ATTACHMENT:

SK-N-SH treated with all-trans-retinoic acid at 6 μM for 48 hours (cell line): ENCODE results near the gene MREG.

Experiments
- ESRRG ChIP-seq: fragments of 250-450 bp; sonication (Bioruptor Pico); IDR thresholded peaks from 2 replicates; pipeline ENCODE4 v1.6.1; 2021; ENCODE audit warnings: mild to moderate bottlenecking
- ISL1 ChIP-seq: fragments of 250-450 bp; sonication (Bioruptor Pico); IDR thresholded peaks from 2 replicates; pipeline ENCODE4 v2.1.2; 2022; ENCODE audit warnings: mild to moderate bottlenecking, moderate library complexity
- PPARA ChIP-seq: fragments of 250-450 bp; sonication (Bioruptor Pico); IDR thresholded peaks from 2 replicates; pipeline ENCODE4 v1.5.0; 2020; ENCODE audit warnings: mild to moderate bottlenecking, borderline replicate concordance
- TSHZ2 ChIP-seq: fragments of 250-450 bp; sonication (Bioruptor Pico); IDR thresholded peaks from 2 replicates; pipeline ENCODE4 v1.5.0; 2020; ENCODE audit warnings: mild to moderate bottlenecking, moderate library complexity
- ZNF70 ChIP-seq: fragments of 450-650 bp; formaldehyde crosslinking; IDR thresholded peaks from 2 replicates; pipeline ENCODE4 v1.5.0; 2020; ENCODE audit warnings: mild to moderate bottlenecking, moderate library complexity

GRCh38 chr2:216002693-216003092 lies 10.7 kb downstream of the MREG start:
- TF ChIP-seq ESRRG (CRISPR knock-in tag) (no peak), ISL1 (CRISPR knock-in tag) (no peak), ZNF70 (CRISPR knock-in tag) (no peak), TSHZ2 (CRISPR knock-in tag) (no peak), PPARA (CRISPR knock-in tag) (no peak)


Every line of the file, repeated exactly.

SK-N-SH treated with all-trans-retinoic acid at 6 μM for 48 hours (cell line): ENCODE results near the gene MREG.

Experiments
- ESRRG ChIP-seq: fragments of 250-450 bp; sonication (Bioruptor Pico); IDR thresholded peaks from 2 replicates; pipeline ENCODE4 v1.6.1; 2021; ENCODE audit warnings: mild to moderate bottlenecking
- ISL1 ChIP-seq: fragments of 250-450 bp; sonication (Bioruptor Pico); IDR thresholded peaks from 2 replicates; pipeline ENCODE4 v2.1.2; 2022; ENCODE audit warnings: mild to moderate bottlenecking, moderate library complexity
- PPARA ChIP-seq: fragments of 250-450 bp; sonication (Bioruptor Pico); IDR thresholded peaks from 2 replicates; pipeline ENCODE4 v1.5.0; 2020; ENCODE audit warnings: mild to moderate bottlenecking, borderline replicate concordance
- TSHZ2 ChIP-seq: fragments of 250-450 bp; sonication (Bioruptor Pico); IDR thresholded peaks from 2 replicates; pipeline ENCODE4 v1.5.0; 2020; ENCODE audit warnings: mild to moderate bottlenecking, moderate library complexity
- ZNF70 ChIP-seq: fragments of 450-650 bp; formaldehyde crosslinking; IDR thresholded peaks from 2 replicates; pipeline ENCODE4 v1.5.0; 2020; ENCODE audit warnings: mild to moderate bottlenecking, moderate library complexity

GRCh38 chr2:216002693-216003092 lies 10.7 kb downstream of the MREG start:
- TF ChIP-seq ESRRG (CRISPR knock-in tag) (no peak), ISL1 (CRISPR knock-in tag) (no peak), ZNF70 (CRISPR knock-in tag) (no peak), TSHZ2 (CRISPR knock-in tag) (no peak), PPARA (CRISPR knock-in tag) (no peak)